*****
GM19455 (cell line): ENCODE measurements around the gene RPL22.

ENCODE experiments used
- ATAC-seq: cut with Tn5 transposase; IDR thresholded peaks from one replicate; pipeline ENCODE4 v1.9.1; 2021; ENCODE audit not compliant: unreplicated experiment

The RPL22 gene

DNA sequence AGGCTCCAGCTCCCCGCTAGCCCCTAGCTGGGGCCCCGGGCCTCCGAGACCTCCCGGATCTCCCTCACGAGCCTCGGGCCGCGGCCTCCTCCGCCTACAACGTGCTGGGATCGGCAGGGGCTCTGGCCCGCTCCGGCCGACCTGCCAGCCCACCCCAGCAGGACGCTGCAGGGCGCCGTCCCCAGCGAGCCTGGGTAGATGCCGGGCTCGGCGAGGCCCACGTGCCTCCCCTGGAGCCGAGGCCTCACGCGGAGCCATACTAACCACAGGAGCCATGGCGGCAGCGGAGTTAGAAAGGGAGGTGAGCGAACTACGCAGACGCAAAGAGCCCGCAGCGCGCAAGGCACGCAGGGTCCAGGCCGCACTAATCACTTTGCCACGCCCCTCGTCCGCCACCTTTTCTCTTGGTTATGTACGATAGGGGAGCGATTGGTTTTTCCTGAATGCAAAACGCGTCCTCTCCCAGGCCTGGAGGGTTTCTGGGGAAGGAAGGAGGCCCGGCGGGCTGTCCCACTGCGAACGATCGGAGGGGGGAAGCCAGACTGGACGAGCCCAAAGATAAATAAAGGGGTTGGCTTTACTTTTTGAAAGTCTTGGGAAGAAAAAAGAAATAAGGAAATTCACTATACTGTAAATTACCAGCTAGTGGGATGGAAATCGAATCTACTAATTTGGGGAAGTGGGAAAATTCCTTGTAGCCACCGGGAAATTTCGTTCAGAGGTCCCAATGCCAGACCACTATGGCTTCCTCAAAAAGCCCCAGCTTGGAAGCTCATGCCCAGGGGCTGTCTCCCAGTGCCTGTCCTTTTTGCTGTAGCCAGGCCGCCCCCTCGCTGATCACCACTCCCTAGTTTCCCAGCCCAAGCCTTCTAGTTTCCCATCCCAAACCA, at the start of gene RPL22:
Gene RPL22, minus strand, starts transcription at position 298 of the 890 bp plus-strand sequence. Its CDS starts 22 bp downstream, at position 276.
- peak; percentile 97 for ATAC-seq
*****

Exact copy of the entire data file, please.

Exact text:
GM19455 (cell line): ENCODE measurements around the gene RPL22.

ENCODE experiments used
- ATAC-seq: cut with Tn5 transposase; IDR thresholded peaks from one replicate; pipeline ENCODE4 v1.9.1; 2021; ENCODE audit not compliant: unreplicated experiment

The RPL22 gene

DNA sequence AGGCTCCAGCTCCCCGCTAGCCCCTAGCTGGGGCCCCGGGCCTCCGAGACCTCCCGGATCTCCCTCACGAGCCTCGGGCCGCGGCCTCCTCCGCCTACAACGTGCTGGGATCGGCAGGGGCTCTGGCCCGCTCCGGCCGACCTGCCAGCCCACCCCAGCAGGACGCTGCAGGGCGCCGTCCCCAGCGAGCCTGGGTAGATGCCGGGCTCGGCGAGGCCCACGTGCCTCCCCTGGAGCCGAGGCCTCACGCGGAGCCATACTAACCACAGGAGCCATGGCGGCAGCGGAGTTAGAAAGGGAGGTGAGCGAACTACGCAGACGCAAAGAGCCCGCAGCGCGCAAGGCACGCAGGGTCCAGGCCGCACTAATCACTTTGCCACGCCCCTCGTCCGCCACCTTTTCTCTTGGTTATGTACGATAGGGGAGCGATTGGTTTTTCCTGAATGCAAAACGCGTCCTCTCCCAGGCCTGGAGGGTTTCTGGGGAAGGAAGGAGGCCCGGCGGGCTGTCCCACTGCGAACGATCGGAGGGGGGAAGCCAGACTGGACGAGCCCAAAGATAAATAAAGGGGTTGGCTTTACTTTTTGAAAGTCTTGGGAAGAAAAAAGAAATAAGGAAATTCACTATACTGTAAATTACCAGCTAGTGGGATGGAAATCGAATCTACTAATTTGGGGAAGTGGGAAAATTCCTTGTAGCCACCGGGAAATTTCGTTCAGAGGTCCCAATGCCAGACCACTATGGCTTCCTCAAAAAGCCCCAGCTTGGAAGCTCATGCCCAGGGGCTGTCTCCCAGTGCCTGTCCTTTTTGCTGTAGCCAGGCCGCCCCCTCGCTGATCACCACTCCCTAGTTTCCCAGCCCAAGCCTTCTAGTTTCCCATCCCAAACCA, at the start of gene RPL22:
Gene RPL22, minus strand, starts transcription at position 298 of the 890 bp plus-strand sequence. Its CDS starts 22 bp downstream, at position 276.
- peak; percentile 97 for ATAC-seq